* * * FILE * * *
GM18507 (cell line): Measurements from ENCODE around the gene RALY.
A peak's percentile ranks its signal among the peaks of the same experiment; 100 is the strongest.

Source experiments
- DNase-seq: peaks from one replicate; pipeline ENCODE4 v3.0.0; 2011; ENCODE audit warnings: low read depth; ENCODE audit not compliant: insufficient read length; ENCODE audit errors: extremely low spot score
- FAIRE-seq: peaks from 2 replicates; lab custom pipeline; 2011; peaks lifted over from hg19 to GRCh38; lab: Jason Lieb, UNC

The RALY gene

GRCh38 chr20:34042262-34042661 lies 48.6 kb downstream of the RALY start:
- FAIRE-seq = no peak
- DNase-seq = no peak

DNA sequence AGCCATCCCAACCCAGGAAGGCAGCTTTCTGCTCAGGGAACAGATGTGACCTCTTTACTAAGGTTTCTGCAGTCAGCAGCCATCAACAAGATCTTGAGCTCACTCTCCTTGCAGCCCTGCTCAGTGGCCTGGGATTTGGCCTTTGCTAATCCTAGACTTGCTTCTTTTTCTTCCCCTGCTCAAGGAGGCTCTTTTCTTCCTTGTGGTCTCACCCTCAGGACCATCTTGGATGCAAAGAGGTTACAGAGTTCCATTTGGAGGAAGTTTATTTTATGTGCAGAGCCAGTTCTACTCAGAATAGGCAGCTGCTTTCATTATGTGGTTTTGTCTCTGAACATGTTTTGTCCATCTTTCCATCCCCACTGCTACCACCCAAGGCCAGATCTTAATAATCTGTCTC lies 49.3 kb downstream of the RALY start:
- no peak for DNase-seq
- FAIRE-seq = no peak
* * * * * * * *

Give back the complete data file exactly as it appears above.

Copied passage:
GM18507 (cell line): Measurements from ENCODE around the gene RALY.
A peak's percentile ranks its signal among the peaks of the same experiment; 100 is the strongest.

Source experiments
- DNase-seq: peaks from one replicate; pipeline ENCODE4 v3.0.0; 2011; ENCODE audit warnings: low read depth; ENCODE audit not compliant: insufficient read length; ENCODE audit errors: extremely low spot score
- FAIRE-seq: peaks from 2 replicates; lab custom pipeline; 2011; peaks lifted over from hg19 to GRCh38; lab: Jason Lieb, UNC

The RALY gene

GRCh38 chr20:34042262-34042661 lies 48.6 kb downstream of the RALY start:
- FAIRE-seq = no peak
- DNase-seq = no peak

DNA sequence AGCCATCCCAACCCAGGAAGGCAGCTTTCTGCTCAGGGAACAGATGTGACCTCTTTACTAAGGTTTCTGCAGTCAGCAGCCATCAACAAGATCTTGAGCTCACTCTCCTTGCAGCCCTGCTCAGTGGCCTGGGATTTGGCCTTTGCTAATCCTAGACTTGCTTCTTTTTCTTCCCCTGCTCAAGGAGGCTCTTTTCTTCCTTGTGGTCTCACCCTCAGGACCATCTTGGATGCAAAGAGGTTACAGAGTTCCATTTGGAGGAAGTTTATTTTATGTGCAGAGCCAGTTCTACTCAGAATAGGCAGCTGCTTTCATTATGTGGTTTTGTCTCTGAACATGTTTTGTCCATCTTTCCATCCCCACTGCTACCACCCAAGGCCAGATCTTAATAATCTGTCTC lies 49.3 kb downstream of the RALY start:
- no peak for DNase-seq
- FAIRE-seq = no peak